By Bob Jackson
How financially prepared are you for retirement? And where would you be today without the promise of Social Security?
These are fair questions in light of the August 14 anniversary of Social Security, the national social insurance program for retired, unemployed and disabled Americans. The program remains wildly popular today, 78 years after being signed into law by President Franklin Delano Roosevelt.
Social Security remains the foundation of economic security in our country, along with the less predictable economic pillars of employer-sponsored pensions, personal savings and health insurance. In 1959, more than one in three older Americans lived in poverty compared with fewer than one in 10 today. Nine out of 10 Texans age 65 and older receive Social Security benefits. Without Social Security income, an additional 31 percent of older Texans would fall into poverty.
At the signing ceremony, FDR remarked that it “will take care of human needs and at the same time provide for the United States an economic structure of vastly greater soundness.” The president’s remarks still ring true today; Social Security provides all of us with protections against unforeseen circumstances, such as a suffering a disability or losing a job.
Currently, more than 57 million Americans receive Social Security benefits and about 10,000 retirees enter into the program daily. Yet in today’s political environment, some in our nation’s capital are advocating for cuts to these earned benefits for the millions who rely on them. Politicians are urging for these cuts for today’s retirees even though the program has a large surplus verified by the Social Security Administration. Contrary to what many in Washington are saying, the program can pay out full benefits for another 20 years and 75 percent of promised benefits for the next 75 years.
For the past two years, AARP has been involved in “You’ve Earned a Say,” a national effort to ensure those of us who pay into Social Security have a voice in the debate over its future. The message sent by millions of our members to Washington has been clear: Don’t balance the budget on the backs of our nation’s most vulnerable citizens.
We know that Social Security faces a long-term shortfall. However, the Social Security Trust Fund should not be used as a piggy bank to reduce the deficit of other programs. We’ve also advocated against dangerous proposals from Washington such as the “chained CPI,” which would harm millions of Americans by cutting benefits by $127 billion over the next 10 years alone. It would change the way the cost-of-living adjustments are calculated, slashing Social Security benefits for those who depend on them the most: seniors, the disabled and veterans. Chained CPI is the wrong solution because it cuts benefits for today’s beneficiaries.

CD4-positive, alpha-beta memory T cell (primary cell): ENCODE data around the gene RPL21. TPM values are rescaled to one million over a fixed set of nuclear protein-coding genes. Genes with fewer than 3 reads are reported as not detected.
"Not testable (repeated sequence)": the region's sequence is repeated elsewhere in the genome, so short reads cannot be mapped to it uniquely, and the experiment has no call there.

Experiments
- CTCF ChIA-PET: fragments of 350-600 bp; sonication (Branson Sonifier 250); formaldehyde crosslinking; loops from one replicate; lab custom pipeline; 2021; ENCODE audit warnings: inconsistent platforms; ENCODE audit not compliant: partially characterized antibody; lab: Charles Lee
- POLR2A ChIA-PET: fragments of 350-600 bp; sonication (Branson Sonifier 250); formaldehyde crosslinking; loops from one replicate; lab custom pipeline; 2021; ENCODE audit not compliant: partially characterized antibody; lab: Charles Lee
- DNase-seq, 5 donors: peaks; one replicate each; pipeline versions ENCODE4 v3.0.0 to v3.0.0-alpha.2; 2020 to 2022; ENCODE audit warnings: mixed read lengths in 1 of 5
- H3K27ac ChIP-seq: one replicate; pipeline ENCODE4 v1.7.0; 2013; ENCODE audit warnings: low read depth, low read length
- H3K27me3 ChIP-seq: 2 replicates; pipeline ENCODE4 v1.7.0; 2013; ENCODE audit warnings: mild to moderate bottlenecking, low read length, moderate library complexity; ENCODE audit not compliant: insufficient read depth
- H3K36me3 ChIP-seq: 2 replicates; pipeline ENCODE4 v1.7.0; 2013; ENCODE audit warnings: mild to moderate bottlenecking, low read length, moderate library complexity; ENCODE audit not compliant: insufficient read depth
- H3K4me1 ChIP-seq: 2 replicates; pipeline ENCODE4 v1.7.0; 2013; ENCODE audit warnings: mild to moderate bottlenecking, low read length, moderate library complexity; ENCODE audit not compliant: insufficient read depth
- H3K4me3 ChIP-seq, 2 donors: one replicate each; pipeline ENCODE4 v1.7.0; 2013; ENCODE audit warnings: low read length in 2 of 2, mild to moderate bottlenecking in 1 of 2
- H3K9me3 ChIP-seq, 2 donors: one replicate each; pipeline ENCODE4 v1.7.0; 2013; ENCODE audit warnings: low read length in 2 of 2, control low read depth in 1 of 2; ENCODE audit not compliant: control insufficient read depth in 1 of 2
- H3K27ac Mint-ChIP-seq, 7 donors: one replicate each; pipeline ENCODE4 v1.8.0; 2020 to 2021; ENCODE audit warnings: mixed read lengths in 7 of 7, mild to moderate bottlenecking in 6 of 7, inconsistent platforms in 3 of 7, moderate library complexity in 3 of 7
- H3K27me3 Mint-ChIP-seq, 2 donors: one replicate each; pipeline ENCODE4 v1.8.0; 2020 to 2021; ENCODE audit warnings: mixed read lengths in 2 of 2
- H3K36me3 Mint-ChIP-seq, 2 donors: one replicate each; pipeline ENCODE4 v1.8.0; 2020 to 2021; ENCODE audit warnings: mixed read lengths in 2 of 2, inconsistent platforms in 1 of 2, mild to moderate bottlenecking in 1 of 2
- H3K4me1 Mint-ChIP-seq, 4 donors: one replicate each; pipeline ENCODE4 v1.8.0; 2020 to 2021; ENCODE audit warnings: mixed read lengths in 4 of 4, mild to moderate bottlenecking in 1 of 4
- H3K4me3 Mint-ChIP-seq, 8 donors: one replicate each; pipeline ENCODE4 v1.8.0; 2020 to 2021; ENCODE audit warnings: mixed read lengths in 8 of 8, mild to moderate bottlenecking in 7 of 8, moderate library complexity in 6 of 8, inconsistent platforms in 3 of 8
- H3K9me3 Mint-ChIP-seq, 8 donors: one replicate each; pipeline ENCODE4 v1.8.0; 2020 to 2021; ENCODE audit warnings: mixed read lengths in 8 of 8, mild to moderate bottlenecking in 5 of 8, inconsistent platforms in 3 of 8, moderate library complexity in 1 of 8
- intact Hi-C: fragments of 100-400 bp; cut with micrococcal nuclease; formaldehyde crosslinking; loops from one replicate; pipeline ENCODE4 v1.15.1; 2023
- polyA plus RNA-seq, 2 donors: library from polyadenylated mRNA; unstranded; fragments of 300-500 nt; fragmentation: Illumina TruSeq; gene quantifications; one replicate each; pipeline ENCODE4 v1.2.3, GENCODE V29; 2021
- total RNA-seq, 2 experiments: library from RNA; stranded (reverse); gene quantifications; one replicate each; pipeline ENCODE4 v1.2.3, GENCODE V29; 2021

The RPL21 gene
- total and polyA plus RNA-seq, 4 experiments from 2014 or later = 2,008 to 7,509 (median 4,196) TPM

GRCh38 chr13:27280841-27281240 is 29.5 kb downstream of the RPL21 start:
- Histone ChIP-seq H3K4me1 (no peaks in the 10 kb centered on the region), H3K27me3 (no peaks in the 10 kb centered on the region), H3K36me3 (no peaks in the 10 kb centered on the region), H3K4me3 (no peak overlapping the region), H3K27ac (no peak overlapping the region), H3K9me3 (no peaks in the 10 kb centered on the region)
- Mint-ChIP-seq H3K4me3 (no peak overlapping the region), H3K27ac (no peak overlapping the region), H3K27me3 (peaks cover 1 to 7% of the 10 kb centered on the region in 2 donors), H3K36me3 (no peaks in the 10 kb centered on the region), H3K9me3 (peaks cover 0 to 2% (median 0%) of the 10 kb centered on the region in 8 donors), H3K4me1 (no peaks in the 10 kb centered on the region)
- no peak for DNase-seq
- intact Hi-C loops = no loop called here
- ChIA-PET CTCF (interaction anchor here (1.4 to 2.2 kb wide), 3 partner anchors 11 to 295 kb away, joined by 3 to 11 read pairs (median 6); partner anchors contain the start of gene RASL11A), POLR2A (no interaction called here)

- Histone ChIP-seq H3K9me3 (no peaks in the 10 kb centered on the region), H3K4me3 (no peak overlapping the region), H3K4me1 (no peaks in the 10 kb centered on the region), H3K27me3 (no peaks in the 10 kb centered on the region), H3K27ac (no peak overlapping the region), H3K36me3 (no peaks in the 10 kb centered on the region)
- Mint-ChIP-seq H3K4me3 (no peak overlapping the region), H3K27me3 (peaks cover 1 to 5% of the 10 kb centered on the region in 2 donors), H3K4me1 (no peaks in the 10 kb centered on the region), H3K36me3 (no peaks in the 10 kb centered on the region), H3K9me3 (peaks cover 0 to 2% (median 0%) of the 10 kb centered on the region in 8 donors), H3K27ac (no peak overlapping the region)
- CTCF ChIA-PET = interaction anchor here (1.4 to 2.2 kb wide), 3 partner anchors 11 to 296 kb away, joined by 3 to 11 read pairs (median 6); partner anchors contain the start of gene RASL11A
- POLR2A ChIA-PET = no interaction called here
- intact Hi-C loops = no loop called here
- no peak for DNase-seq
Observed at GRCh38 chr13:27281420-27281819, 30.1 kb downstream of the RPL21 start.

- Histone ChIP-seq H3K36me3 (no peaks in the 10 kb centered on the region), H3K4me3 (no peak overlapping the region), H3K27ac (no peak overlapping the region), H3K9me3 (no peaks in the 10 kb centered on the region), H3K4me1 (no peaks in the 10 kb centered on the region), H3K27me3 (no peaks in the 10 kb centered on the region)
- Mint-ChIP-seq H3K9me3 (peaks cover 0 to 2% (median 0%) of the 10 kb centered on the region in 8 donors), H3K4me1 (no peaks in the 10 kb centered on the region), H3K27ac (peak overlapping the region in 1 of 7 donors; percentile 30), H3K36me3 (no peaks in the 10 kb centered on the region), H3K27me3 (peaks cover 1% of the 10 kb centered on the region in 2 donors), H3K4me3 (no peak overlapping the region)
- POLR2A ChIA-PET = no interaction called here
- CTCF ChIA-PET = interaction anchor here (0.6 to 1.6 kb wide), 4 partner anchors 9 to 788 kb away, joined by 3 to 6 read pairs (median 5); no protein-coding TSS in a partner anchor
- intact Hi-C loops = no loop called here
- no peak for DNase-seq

Another proposal on the table would reduce or eliminate Social Security benefits for people who have incomes above a certain level, otherwise known as “means testing.” This would change the fundamental nature of Social Security as an earned benefit and erode the important relationship between contributions made to Social Security and the benefits received from it.
Lastly, a proposal to increase the full retirement age for Social Security would reduce benefits by around 6 to 8 percent for each year the age increases. Social Security isn’t a line item in a budget. It is an earned benefit that seniors today rely on and with fewer jobs offering pensions, future generations will rely on it even more. The impact Social Security has in your own community is real: The numbers say it all.
More than 3.5 million Texans are Social Security recipients. That’s about one in eight Texans. More than $3 billion flows in to Texas monthly as a result. This money provides a foundation of retirement security, while also benefiting the local economy. Benefit cuts would not only harm Social Security recipients but also your entire community.
The impact that Social Security has on all of us is clear. That’s why we are calling for a separate debate about retirement security so we can keep the promise to seniors and strengthen the program for future generations. We will continue to fight for the 57 million Social Security recipients in Texas and around the country to ensure their basic human needs continue to be met, the vision that FDR set forth 78 years ago.
Bob Jackson is the director of AARP Texas.